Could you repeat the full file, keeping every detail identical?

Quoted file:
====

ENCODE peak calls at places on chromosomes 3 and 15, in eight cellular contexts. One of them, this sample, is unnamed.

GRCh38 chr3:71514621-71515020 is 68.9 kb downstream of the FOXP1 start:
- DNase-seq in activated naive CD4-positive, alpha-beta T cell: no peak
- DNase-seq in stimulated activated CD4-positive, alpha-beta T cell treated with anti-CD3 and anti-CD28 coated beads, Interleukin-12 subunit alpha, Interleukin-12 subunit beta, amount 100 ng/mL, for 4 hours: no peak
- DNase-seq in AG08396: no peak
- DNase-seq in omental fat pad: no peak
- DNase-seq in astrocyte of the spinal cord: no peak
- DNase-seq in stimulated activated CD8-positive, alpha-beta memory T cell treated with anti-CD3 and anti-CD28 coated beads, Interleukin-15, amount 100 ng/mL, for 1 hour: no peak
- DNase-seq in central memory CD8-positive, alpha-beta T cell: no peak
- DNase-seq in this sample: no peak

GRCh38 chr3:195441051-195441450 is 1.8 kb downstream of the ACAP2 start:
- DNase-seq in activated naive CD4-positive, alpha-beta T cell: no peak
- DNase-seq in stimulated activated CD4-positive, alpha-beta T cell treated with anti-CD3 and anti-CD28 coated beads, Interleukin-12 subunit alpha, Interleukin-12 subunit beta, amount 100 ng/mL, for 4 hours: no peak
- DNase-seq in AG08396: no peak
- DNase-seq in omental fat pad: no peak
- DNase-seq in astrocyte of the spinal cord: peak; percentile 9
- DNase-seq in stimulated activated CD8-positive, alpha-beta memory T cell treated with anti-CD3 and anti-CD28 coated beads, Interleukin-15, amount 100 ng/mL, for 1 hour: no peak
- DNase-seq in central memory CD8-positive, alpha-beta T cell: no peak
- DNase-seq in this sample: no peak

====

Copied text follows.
ENCODE peak calls at places on chromosomes 3 and 15, in eight cellular contexts. One of them, this sample, is unnamed.

GRCh38 chr3:71514621-71515020 is 68.9 kb downstream of the FOXP1 start:
- DNase-seq in activated naive CD4-positive, alpha-beta T cell: no peak
- DNase-seq in stimulated activated CD4-positive, alpha-beta T cell treated with anti-CD3 and anti-CD28 coated beads, Interleukin-12 subunit alpha, Interleukin-12 subunit beta, amount 100 ng/mL, for 4 hours: no peak
- DNase-seq in AG08396: no peak
- DNase-seq in omental fat pad: no peak
- DNase-seq in astrocyte of the spinal cord: no peak
- DNase-seq in stimulated activated CD8-positive, alpha-beta memory T cell treated with anti-CD3 and anti-CD28 coated beads, Interleukin-15, amount 100 ng/mL, for 1 hour: no peak
- DNase-seq in central memory CD8-positive, alpha-beta T cell: no peak
- DNase-seq in this sample: no peak

GRCh38 chr3:195441051-195441450 is 1.8 kb downstream of the ACAP2 start:
- DNase-seq in activated naive CD4-positive, alpha-beta T cell: no peak
- DNase-seq in stimulated activated CD4-positive, alpha-beta T cell treated with anti-CD3 and anti-CD28 coated beads, Interleukin-12 subunit alpha, Interleukin-12 subunit beta, amount 100 ng/mL, for 4 hours: no peak
- DNase-seq in AG08396: no peak
- DNase-seq in omental fat pad: no peak
- DNase-seq in astrocyte of the spinal cord: peak; percentile 9
- DNase-seq in stimulated activated CD8-positive, alpha-beta memory T cell treated with anti-CD3 and anti-CD28 coated beads, Interleukin-15, amount 100 ng/mL, for 1 hour: no peak
- DNase-seq in central memory CD8-positive, alpha-beta T cell: no peak
- DNase-seq in this sample: no peak